The halachist and hassidic master, Rabbi Haim Elazar Shapiro of Munkatch (1871-1937), boldly tackled this issue in his commentary to the Shulhan Aruch. Throughout his writings it is apparent that the Munkatcher Rebbe saw himself as a protector of tradition and for him to query a talmudic dictum and the classic codes was unusual.
Even the formula offered by Maimonides - before and after every meal - together with a visit to the restroom upon waking and before going to sleep as advocated by the Remah, would result in a person going to the bathroom eight times a day, which the Munkatcher Rebbe felt was still excessive.
He further noted that his father and predecessor in Munkatch had already respectfully dismissed this medical advice of Maimonides: "Even though Maimonides is the light of our eyes in Torah matters, the father of wise people and the head of doctors," if a person uses the facilities with the frequency recommended by Maimonides, hemorrhoids will result.
Thus the Munkatcher Rebbe did not advocate such frequent visits to the privy. Nevertheless, how should the talmudic dicta be understood? He adopted a line that had been suggested by others with regard to medical advice of the Talmud and the codes: Human physiology has changed since talmudic times. While frequent visits to the lavatory may have been advantageous for the sages, we should limit our time in the bathroom.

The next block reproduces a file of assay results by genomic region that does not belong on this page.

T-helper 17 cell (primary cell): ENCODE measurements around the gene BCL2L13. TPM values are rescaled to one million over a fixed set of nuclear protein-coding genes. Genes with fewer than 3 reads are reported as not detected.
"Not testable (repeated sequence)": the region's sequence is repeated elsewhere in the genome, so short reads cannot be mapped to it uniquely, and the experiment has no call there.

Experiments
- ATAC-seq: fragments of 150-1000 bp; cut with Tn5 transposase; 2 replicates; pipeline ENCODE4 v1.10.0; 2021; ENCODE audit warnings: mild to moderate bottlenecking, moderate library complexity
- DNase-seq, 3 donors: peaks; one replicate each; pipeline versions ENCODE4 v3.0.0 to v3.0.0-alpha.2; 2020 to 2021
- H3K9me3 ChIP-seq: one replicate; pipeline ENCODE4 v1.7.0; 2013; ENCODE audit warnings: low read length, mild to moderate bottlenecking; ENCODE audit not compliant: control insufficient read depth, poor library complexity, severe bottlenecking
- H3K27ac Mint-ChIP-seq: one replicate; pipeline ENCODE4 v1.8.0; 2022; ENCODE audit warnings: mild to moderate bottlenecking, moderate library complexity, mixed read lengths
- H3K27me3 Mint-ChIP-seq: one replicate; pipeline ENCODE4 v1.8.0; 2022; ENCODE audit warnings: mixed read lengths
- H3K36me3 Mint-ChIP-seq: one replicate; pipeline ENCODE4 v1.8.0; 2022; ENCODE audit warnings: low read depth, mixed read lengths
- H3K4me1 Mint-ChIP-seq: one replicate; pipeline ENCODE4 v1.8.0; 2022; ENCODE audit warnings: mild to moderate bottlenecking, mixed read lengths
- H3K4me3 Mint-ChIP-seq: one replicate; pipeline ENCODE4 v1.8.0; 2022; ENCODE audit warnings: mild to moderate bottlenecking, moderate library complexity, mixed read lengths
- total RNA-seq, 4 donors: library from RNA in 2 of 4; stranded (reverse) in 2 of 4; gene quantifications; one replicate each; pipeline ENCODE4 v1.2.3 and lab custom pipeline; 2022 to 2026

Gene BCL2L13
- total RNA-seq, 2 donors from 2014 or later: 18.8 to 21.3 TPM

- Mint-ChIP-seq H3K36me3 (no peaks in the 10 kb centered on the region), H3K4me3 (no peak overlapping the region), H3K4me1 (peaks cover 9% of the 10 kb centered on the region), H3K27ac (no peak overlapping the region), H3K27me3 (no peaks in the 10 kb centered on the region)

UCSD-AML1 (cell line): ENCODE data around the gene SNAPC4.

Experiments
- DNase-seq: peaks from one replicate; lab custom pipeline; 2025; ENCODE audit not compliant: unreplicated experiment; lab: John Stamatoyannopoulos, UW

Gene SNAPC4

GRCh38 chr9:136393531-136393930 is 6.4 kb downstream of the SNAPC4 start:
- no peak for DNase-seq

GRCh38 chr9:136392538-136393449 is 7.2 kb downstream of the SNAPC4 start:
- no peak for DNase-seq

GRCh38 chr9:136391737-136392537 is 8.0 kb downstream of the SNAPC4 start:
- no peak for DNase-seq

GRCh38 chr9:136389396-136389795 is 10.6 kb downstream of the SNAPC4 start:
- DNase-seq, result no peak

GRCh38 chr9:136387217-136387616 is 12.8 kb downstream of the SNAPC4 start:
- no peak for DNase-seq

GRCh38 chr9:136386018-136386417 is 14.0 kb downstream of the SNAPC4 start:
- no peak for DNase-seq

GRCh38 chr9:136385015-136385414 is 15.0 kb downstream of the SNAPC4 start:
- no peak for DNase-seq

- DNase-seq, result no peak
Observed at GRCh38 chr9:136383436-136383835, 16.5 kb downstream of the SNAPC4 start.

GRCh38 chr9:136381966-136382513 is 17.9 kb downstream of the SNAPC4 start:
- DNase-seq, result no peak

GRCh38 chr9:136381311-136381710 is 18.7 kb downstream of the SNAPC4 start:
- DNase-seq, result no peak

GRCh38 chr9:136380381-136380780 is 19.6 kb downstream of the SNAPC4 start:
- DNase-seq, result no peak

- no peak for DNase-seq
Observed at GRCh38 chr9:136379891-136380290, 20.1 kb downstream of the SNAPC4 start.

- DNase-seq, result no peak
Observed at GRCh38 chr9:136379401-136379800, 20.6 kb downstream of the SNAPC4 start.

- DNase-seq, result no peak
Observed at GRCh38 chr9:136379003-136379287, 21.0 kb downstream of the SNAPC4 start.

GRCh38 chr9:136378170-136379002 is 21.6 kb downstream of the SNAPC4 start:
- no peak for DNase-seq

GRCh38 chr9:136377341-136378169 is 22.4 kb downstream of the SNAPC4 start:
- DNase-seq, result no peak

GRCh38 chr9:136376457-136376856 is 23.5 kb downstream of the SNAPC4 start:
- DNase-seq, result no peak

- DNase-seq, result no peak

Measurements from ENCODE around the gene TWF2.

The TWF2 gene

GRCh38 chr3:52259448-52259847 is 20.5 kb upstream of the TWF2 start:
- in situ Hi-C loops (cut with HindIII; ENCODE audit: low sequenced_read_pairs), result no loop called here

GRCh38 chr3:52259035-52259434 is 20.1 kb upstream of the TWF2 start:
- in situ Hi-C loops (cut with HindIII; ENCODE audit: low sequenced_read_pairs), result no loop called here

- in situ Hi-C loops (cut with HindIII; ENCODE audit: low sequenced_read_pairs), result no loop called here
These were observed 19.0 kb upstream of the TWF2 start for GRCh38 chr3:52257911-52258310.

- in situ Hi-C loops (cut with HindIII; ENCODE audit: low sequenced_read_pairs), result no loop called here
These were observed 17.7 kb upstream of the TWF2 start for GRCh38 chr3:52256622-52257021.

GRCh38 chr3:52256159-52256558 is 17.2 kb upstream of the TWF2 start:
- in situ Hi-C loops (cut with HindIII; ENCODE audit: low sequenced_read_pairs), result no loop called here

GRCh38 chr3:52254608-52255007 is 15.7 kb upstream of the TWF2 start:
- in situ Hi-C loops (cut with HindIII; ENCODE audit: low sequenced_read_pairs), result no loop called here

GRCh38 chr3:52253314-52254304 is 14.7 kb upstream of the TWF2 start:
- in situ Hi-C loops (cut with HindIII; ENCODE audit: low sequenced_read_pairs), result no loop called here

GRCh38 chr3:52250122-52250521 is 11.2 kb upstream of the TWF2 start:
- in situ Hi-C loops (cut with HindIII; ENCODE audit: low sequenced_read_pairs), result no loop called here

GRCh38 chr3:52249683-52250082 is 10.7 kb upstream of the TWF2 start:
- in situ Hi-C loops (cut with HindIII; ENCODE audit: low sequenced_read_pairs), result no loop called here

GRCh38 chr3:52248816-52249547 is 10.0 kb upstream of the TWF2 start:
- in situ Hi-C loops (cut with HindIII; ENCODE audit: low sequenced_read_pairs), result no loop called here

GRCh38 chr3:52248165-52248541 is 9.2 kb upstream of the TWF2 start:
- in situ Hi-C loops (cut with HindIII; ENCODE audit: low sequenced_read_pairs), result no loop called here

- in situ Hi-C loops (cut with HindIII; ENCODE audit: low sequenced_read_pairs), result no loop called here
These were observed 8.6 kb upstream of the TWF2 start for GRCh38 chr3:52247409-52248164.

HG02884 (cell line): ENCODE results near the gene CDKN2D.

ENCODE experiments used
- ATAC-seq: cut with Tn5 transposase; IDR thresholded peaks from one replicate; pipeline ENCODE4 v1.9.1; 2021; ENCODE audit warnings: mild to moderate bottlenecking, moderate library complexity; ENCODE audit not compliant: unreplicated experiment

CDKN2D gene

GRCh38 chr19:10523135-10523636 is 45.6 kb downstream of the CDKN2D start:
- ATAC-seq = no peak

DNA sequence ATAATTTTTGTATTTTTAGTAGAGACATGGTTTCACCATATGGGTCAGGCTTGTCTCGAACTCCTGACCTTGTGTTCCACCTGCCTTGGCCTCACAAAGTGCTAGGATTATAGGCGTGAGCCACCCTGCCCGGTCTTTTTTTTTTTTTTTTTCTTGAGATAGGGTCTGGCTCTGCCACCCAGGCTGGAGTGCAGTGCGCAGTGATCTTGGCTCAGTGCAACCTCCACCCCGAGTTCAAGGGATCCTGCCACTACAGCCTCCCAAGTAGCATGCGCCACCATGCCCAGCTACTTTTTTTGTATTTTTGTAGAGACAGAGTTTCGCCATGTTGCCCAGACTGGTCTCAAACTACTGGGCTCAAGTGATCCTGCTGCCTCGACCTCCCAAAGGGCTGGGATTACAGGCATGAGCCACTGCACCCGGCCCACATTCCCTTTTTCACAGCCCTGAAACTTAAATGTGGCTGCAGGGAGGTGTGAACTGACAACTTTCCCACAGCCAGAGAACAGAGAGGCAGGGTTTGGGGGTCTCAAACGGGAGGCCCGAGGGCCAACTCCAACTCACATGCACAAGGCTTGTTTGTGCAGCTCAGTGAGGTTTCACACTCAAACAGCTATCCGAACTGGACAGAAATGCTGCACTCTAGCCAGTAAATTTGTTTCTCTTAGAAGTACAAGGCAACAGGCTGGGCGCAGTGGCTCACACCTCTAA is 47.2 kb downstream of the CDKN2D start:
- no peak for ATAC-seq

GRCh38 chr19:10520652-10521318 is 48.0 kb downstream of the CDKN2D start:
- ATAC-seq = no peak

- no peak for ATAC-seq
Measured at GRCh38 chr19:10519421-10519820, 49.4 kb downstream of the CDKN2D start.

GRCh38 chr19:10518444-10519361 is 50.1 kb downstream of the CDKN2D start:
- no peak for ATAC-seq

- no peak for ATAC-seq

Indeed, changes of all types occur over time: changes in nature, in knowledge, in society, in perceptions, in priorities and many more. The challenge, of course, is to be able to discern between changes of different stripes; to have the wisdom to know which changes justify a change in our ever-evolving tradition and before which changes the fortress of our tradition must stand strong.
The writer is on the faculty of Pardes Institute of Jewish Studies and is a rabbi in Tzur Hadassah.